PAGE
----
Real estate, like most things, starts to deteriorate with age. The majority of homes in this country are built to last a minimum of 60 years. This doesn’t mean that houses older than 60 years start to lose value based on age alone. Some people are more interested in the “fine wine” of real estate- homes in a historic district.
Here’s a quick video from the field summarizing a few points form this article.
What is a Historic District?
The first ever historic district was established in 1931 in the city of Charleston, California. The city created a Board of Architectural Review (the BAR), tasked with:
“the preservation and protection of the old historic or architecturally worthy structures and quaint neighborhoods which impart distinct aspect to the City of Charleston.”
The specifics of these rules vary from place to place, but they ultimately work to achieve the same goal. Historic districts exist to preserve the character and feeling of an older neighborhood- to help it maintain it’s vintage feel.
I Work in Real Estate. What Does This Mean For Me?
Historic districts are created to define an area where several new codes and restrictions are set in place to preserve an area’s character.
Let’s say we’re an agent showing a client a lovely little townhome in Georgetown. While they love the property, you overhear them discussing plans to paint the house pink.
This isn’t a condo.
There isn’t a home owners association telling you what you can and can’t do with your home.
Except for the historic district codes.
We’ll state again that these codes vary from place to place, but here are a couple of common rules:
1. The Paint.
Painting your home doesn’t require a building permit, making it hard to enforce for a historic district. Only about 25% of districts will actually make the effort to review your paint. As long as it’s not anything crazy, aside from a little shame from the neighborhood, painting is usually acceptable.
2. Windows and Shutters.
The windows and shutters are usually a give away on a colonial-style home. Most historic districts require damaged or missing shutters to be repaired or replaced. in the Old Town of Alexandria Virginia for example, shutters in historic districts must be custom made, single-pane and wooden. This usually means a higher energy bill, due to heating/cooling a home with single-pane windows.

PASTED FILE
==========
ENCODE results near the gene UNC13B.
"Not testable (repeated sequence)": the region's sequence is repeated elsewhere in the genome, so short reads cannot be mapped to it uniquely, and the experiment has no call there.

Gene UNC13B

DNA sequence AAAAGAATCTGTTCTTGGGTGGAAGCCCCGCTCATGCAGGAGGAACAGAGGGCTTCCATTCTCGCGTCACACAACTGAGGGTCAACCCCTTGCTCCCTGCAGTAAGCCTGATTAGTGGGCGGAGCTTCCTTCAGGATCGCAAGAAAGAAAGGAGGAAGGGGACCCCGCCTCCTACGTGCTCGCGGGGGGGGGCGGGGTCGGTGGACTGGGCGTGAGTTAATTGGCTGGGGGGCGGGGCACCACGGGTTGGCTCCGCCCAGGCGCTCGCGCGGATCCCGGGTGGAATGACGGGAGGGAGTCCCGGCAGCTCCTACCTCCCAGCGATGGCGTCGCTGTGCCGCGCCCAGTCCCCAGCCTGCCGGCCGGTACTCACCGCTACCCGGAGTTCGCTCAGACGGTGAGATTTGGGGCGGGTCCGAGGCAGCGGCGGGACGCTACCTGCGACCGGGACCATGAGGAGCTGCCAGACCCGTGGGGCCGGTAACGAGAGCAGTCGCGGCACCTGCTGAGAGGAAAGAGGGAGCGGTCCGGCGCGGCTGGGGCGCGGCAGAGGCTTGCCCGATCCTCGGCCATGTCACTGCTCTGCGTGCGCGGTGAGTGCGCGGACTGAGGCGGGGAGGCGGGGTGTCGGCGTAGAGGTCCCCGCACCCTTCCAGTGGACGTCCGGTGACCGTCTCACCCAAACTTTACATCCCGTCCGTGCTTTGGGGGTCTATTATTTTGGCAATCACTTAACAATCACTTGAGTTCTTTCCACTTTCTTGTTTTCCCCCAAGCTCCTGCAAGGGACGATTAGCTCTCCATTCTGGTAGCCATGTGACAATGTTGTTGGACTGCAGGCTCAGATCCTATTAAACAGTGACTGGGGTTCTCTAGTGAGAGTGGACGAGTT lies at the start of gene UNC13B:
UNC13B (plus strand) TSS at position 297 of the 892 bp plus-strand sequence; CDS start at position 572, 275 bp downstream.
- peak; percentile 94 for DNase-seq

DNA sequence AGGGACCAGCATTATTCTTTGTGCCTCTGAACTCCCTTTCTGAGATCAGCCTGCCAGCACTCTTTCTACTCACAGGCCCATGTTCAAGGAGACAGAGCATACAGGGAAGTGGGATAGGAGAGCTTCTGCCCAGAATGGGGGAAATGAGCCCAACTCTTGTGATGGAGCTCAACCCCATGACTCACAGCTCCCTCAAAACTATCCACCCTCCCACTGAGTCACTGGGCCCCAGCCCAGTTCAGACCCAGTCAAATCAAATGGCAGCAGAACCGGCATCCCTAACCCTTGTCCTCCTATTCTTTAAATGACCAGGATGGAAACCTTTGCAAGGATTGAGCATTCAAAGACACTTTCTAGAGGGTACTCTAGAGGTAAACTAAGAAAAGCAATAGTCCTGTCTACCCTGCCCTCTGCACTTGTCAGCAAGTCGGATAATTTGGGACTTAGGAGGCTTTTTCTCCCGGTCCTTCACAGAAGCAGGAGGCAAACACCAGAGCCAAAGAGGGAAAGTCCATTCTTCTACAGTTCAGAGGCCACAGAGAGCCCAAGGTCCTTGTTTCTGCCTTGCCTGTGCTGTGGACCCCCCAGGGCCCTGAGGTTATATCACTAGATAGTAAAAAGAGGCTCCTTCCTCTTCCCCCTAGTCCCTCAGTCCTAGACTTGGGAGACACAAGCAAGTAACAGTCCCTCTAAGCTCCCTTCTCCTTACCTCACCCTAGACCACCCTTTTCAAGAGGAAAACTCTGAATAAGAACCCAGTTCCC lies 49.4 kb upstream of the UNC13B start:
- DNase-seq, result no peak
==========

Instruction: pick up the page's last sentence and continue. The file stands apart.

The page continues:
3. The Roof.
Historic districts usually care about your roof, and want it to comply to the entirety of the neighborhood. Using our example in Virginia, Old Town homes require slate, raised-steam wooden or metal shingles- which can cost quite a bit. speaking of costs…
Get ready for this one. So now we’ve seen that some of these rules require using customized and specific materials when building your home. These materials are often much more expensive. Insurance companies don’t like that. Some insurance companies don’t even cover properties in historic districts, and those that due usually require higher rates based on the complexity of the historic district’s restrictions.
5. Getting Additions.
In some Maryland/Virginia plantations or homes closer to colonial battlegrounds, historic districts don’t permit any sort of building on a property at all. ( Click here to learn more.)
Adding square footage in a historic district is impossible in some areas, and difficult in others. Some districts may allow window boxes, but not porches. Some may allow additional stories, but no changes to ground level.
Regardless of the rules, historic districts almost always require approval before making square foot modifications to a property. Some have specific rules for different rooms in the house even, such as specific bathroom plumbing or bedroom codes. (For more on bedrooms click here.)
We’ve only scratched the surface as to how complicated (or simple) district rules can be. This is just the worst of it though- around the country, many historic districts are very accepting when making modifications to a property. Whenever you look at a house, as a buyer or seller, make sure you know if it’s a historic property. If you don’t find out until it’s too late, your plans to build a backyard pool could fall apart all too soon.
Jonathan Montgomery is the founder and president of the The Real Estate Appraisal Group, and has been a real estate professional since 1998. He has been a broker, an investor, and currently works full-time as an appraiser. He enjoys handling real estate appraisals in Washington D.C., Southern Maryland, and Northern Virginia.